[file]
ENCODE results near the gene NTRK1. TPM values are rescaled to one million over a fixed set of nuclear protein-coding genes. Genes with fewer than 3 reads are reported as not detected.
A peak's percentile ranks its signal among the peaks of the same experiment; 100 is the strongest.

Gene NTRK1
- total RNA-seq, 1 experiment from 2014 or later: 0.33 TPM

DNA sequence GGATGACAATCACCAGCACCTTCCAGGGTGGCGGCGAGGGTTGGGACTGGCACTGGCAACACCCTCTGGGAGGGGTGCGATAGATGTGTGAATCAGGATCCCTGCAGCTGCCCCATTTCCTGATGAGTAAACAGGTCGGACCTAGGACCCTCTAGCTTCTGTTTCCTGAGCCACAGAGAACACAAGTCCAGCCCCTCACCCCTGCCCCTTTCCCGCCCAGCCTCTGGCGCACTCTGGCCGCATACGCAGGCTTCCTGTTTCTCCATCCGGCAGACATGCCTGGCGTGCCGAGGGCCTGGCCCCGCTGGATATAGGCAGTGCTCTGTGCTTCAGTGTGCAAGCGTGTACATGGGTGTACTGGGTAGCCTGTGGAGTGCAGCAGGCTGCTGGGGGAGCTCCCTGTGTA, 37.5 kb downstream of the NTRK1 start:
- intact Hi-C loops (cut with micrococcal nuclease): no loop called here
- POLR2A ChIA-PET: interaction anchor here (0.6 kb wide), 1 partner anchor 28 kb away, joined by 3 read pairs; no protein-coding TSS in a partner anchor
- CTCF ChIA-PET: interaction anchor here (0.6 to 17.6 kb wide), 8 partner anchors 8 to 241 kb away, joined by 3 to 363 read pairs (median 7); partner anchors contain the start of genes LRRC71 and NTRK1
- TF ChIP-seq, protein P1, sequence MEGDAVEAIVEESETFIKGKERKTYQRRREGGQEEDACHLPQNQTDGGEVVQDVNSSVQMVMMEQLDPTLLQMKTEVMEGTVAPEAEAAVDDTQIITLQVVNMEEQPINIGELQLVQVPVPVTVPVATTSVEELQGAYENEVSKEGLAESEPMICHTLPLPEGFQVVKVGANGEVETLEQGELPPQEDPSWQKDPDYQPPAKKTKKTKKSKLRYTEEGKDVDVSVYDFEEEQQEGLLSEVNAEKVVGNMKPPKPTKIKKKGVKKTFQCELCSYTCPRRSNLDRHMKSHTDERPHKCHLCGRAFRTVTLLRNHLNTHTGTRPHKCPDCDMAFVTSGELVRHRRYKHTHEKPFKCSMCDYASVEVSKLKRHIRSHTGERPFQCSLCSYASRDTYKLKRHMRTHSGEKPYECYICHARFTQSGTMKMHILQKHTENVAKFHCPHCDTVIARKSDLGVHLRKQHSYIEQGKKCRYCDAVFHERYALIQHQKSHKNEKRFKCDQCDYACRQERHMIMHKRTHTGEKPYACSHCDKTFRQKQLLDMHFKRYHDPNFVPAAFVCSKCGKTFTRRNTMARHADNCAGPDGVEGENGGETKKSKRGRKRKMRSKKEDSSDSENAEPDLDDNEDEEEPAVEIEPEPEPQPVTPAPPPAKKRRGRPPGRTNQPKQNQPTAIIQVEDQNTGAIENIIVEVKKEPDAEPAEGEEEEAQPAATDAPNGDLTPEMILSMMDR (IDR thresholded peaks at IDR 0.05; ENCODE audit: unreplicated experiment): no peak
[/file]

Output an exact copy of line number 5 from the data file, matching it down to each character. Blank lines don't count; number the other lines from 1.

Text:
DNA sequence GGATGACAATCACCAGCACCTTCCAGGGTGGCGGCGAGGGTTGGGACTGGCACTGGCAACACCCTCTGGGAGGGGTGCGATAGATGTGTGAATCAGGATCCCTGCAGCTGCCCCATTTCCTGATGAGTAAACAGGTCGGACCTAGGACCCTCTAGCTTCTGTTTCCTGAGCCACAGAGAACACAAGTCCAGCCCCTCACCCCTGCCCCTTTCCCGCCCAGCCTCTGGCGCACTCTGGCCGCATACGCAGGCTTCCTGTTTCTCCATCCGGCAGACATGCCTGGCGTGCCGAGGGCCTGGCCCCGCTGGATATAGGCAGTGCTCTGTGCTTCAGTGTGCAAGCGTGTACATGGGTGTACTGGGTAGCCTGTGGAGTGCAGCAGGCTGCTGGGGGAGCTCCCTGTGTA, 37.5 kb downstream of the NTRK1 start: